Sheikh Jarrah Solidarity, an organization of Israeli activists, has been campaigning and holding weekly demonstrations on behalf of the Sheikh Jarrah community since August 2009, when the first evictions occurred. The organization began, says Sarah, with the realization that “obviously there’s been a long tradition of Palestinian nonviolent struggle in which Israelis and internationals have taken part, but it has mostly been in the West Bank. In East Jerusalem, the struggle, before Sheikh Jarrah, was in the footsteps of this popular nonviolent struggle…when the evictions happened in Sheikh Jarrah, it was almost unheard of – people almost didn’t even hear about it. Now a lot of people know what Sheikh Jarrah is…there’s much work to be done in bringing this story to new publics… which may view themselves as more center, but we feel that if they learned about the situation in Sheikh Jarrah, they would understand how much discrimination and how many problems the people are facing.”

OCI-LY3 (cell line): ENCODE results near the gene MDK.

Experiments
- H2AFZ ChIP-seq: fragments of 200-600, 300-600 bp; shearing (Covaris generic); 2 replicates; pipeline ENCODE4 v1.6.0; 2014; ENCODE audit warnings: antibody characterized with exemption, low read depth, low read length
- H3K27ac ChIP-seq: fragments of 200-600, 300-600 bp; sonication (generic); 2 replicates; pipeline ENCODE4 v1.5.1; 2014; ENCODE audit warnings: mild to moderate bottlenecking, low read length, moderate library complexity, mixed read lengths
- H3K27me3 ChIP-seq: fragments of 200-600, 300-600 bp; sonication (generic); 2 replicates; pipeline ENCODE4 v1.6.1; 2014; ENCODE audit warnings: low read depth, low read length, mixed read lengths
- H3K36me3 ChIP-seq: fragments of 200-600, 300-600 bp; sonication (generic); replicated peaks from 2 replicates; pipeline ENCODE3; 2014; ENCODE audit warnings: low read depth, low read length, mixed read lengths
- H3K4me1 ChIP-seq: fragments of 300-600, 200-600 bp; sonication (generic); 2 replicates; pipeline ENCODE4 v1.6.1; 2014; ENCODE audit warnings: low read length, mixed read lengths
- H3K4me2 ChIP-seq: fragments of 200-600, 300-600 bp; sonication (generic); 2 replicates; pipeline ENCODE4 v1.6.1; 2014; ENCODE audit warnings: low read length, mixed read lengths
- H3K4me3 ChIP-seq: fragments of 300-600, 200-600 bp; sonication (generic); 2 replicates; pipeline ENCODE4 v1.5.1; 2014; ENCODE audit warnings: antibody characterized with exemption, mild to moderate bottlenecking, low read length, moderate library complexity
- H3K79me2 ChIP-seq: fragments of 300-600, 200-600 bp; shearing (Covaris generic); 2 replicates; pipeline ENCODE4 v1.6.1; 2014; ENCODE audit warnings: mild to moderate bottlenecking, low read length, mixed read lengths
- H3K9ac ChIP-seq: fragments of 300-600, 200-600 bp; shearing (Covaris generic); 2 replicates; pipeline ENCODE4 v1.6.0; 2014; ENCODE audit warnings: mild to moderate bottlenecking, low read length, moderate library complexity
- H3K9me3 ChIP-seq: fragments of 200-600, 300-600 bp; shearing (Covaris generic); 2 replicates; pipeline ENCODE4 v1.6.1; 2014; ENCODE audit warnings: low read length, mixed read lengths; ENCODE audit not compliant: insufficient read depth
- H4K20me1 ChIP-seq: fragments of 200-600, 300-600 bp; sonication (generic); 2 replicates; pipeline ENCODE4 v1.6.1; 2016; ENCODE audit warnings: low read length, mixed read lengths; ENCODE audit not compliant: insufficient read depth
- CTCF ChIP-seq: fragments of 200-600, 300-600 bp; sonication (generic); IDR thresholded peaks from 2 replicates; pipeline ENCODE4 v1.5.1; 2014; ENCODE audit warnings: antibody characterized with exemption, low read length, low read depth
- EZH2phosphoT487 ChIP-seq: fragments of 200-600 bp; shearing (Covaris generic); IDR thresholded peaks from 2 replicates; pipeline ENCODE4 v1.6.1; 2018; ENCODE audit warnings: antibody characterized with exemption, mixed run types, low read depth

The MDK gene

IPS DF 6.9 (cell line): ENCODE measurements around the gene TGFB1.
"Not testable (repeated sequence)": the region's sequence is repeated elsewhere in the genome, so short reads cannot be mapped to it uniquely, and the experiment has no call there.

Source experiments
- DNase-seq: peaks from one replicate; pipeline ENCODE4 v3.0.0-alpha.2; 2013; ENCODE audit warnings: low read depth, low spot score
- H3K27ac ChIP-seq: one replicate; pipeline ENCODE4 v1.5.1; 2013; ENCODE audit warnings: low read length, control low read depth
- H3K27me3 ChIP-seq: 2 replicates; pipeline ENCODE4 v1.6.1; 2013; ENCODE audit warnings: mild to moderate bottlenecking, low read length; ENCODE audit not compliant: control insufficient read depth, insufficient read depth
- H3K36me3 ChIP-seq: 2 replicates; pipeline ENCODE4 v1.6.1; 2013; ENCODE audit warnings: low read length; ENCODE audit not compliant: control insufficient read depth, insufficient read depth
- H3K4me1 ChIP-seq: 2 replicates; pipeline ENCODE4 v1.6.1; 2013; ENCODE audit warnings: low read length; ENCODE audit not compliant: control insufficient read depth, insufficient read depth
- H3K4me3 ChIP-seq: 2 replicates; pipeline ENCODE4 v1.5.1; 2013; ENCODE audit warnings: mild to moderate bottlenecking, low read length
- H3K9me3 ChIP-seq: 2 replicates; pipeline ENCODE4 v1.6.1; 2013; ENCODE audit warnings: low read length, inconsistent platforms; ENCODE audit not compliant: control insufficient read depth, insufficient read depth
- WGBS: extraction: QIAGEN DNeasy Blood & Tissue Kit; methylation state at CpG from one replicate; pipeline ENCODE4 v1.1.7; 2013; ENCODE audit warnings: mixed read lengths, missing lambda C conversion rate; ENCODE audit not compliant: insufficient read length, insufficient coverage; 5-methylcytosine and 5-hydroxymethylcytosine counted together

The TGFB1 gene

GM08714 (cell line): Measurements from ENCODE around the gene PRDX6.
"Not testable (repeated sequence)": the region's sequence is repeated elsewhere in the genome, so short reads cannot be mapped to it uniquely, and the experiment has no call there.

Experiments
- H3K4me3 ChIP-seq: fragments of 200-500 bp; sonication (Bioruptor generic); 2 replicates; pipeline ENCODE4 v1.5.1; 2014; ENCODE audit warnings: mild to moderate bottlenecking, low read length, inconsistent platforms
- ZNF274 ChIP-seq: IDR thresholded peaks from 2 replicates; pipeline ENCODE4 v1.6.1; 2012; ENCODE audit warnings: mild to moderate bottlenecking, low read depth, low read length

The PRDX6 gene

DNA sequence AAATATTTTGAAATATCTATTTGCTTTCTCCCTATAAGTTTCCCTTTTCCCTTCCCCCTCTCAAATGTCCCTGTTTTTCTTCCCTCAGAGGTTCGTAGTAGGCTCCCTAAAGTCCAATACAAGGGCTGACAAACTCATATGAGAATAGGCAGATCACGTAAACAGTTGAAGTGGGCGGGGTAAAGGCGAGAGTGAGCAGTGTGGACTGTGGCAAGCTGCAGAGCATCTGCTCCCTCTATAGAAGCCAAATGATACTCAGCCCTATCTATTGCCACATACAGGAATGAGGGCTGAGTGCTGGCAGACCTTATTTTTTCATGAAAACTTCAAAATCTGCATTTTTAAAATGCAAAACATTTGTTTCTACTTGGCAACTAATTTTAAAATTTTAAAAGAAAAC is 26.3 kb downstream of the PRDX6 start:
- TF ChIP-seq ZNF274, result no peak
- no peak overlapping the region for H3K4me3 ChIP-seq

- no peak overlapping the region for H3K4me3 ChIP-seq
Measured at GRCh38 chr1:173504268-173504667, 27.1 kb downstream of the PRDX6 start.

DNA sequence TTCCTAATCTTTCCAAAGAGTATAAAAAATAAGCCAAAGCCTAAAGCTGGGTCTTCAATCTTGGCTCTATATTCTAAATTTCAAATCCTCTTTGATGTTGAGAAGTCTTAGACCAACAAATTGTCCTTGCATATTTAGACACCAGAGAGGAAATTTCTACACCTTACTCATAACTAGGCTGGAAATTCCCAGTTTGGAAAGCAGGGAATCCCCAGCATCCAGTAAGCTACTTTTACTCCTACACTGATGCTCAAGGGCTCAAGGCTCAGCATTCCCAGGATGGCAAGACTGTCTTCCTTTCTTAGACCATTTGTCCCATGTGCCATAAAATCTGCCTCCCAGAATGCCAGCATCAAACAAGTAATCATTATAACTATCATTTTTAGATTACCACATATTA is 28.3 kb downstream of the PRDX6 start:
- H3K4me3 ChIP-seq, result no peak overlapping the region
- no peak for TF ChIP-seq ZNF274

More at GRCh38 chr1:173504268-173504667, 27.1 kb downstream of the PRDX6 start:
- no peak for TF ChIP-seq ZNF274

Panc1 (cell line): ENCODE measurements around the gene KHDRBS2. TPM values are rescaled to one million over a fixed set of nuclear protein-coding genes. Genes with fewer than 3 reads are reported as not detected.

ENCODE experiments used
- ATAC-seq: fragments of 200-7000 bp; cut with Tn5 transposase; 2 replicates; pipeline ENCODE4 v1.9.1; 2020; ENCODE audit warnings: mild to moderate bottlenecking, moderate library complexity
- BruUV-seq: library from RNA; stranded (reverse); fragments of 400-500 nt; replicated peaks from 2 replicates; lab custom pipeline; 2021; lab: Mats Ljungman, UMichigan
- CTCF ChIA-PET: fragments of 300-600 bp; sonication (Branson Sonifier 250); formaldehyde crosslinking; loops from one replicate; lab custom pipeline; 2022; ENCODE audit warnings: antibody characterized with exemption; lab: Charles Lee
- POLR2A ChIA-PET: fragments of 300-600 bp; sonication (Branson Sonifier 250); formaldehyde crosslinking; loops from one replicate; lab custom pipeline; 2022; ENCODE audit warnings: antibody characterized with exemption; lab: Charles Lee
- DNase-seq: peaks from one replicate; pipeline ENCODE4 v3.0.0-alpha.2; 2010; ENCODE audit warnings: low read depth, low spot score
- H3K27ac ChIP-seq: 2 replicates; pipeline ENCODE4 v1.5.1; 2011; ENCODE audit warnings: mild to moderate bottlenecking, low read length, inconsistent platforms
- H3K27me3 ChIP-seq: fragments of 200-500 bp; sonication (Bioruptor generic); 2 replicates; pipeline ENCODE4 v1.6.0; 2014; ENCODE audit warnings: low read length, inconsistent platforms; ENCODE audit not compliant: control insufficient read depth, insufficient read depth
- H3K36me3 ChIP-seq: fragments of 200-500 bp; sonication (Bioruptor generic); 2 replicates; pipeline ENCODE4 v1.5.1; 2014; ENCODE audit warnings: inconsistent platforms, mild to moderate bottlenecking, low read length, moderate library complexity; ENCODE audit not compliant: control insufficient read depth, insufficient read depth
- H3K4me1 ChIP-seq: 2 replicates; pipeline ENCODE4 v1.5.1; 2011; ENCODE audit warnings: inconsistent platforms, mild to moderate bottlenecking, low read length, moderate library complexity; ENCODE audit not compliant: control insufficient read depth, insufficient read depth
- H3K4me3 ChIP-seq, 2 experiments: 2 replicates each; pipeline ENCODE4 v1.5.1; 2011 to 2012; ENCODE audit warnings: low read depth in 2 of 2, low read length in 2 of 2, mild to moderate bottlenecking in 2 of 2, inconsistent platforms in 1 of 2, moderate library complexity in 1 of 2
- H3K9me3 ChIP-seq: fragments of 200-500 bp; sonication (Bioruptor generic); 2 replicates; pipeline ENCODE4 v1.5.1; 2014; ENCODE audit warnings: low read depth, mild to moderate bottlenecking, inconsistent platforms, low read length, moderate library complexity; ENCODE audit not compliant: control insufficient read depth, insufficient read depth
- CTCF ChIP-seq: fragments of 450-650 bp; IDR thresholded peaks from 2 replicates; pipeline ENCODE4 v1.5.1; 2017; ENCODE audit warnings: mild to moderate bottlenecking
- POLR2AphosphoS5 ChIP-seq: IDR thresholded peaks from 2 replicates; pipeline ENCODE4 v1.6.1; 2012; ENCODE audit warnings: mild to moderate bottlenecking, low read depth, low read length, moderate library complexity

The situation in Sheikh Jarrah has evolved since the forced evictions in 2009. Then, police patrolled the streets constantly, clashes between settlers and Palestinians were regular and sometimes turned violent, arrests were common, and international activists were present day and night. Now, ISM activists often find that the streets are quiet,and their only role for the night is to smoke cigarettes with Palestinian locals and scoff at settlers, who occasionally spit at them before returning to their nightly routine. On the 1st of September, Sheikh Jarrah Solidarity announced on their website that “the situation has changed…the settler takeover of properties in Sheikh Jarrah has been hindered in parts of the neighborhood, and halted in other parts. The courts have begun, for the first time in years, to rule against the settler organizations in hearings about the future of the neighborhood. The police, the executive arm of the settlements, have retreated from the neighborhood. Arrests of neighborhood residents have dwindled to next to nothing…most importantly, the political reality in East Jerusalem has begun to change. The joint Palestinian-Israeli political struggle has become a byword in East and West Jerusalem. Nonetheless, the goals of our struggle- the removal of the settlers from Sheikh Jarrah, the return of the families to their homes, and, above all, the liberation of the residents of East Jerusalem from repression- are still far from being realized.”[3]